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Athletes to Watch: Julia David-Smith, Issaquah (WA); Camille Napier, Lamar Fulshear (TX); Leah Futey, Sue Cleveland (NM), Taylor Mathis, Austin Vandegrift (TX), Isabella Edwards, Texas Homeschool (TX).
The Race: Saturday, 7:45 p.m. CST
For a lot of reasons, the females to watch in this race are Julia David-Smith and Leah Futey.
Both have dealt with uncertainty around their spring seasons, and both have been hit with nearly nonexistent cross country seasons -- in Futey's case, the New Mexico season was condensed into three weeks in February; for David-Smith (above), she likely has raced in a few dual or tri-meets in Washington.
And yet, both are likely still training as hard as ever.
David-Smith, a University of Washington signee, ran 10:31.68 last June at the Desert Dream Last Hurrah Invitational -- a time that was just 10 seconds off her PR from the previous season.
Futey, meanwhile, traveled to Virginia Beach in February for adidas Indoor Nationals and ran 11:17.24 for two miles. She's still just a sophomore, though.
David-Smith might be on an island by herself with her talent, though it could be a race for sub-11 for a few others like Futey, Mathis and Edwards.
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The Race: Saturday, 8:00 p.m. CST
The boys field here is a little underrated. But that doesn't make it any less intriguing.
In the case of Haileab, there certainly is potential, as he dropped a 3,200m time of 9:26.52 in his season debut in February. Even if converted to two miles, it would have marked an overall PR.
Then there's Metcalf, who's quietly built up a pretty good resume in Texas, hitting career best times of 4:27.15 and 9:43.49 for 1,600m and 3,200m, respectively. Those times were from last year, though, and Metcalf has been steady at work since.
This race will mark Metcalf's second race since his debut at the Trials of Miles in February -- wherein he recorded his career-best mark.
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The Race: Saturday, 7:15 p.m. CST
Three big-time NCAA Division I recruits will square off in a sneaky-good-race.
Based on history alone, the Arkansas recruit Heidi Nielson might have the odds in her favor, as she's opened with two consecutive efforts for 1,600m at 4:53.31 and 4:54.99, respectively. In 2019, she produced a career-best time of 4:47.90, too.
If given the opportunity to truly race, Nielson could have the best opportunity of slicing up her season best and making a run at sub-4:50, which would put her in a club of just two others currently in the United States.
But let's not get ahead of ourselves. There's also Alabama signee Campbell Petersen and Missippi pledge Hannah Ielfeld to account for. Both athletes are also headed to powerhouse NCAA Division I programs, and both exhibit some pretty good turnover, too.
Petersen is looking to topple her career-best time of 4:456.63 for 1,600m, which came indoors in February at the CYUP Misfits Invitational, while Ielfeld is coming off a US No. 1 2K steeplechase performance of 7:19.52 at the Alabam City Mile and Steeple Invitational.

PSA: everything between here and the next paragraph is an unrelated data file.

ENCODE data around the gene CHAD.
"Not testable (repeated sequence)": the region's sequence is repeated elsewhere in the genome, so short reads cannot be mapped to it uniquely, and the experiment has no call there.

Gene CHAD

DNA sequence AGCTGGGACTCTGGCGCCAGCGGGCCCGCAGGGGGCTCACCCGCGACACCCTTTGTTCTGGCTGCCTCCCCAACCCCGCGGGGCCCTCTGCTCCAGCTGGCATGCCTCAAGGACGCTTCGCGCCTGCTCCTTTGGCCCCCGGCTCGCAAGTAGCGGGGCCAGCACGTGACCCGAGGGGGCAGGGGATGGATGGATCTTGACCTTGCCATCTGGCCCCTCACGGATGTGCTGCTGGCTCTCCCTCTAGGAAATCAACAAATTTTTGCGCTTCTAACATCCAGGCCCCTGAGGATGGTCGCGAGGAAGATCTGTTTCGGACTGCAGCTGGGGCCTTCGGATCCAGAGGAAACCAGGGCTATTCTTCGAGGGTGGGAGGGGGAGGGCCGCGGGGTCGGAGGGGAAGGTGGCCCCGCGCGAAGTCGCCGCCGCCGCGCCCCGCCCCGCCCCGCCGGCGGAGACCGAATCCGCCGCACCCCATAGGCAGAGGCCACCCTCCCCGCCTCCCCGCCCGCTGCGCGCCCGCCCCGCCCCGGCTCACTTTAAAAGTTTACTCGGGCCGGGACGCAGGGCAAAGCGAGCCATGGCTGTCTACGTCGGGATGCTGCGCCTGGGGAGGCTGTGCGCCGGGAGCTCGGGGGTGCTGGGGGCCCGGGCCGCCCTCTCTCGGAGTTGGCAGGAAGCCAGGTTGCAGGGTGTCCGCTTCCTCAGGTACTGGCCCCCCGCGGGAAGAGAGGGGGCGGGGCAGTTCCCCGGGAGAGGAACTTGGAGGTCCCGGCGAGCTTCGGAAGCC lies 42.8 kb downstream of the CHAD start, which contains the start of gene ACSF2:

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The Race: Saturday, 7:35 p.m. CST
There are a number of things to account for here. The first is Ben Shearer, who is coming off a US No. 3 outdoor effort of 4:09.09 for 1,600m in February at the Trials of Miles. He might be the overall race favorite on Saturday based on his fitness and reputation.
But in an ideal world, he'll have some company.
In that respect, we can't forget about Luke Lambert or Kellen Steplight. Lambert traveled to Arizona in Feburary to race a mile at the Sundown Track Series and came away with a US No. 11 performance of 4:17.60. Considering he followed that up by running a 3,200m effort of 9:17.11 in March, Lambert should have the endurance and speed to match his earlier performance.
Steplight, meanwhile, is certainly just as talented, even if he's a bit more of a mystery. As a freshman, he qualified for the CIF State Track and Field Championships, where he ran a PR of 4:16.90 in the prelims of the state championships.
But he's been unlikely in that California hasn't given the junior many opportunities to race. A February tune-up of 4:29.31 -- currently US No. 31 -- certainly helped his plans to get back to normalcy.
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Athletes to Watch: Adam Mason, Manvel (TX).
The Race: Saturday, 7:10 p.m. CST
The signs are evident that Adam Mason, a senior for Texas UIL Class 5A Manvel, has improved immensely year-over-year in the 800m. Even if his effort at the distance at the Summer Creek Generation Park Relays last week didn't go his way -- he finished third overall to Sam Whitmarsh and Darius Rainey in 1:54.23 -- his response more than made up for it.
Mason followed it up with a career-best outdoor performance of 48.71 seconds for 400m, beating Whitmarsh nearly an hour after the pair squared off in the 800m.
It was important because that time represented a nearly two-second improvement from his top effort from 2020 (50.22) and indicated that with some fine-tuning, Mason should likely be able to match his 1:52.91 from the AAU Junior Olympics in August of last year. It was also better than his time of 48.74 indoors in January.
If all goes well, Mason should be among his own company in the final straightaway.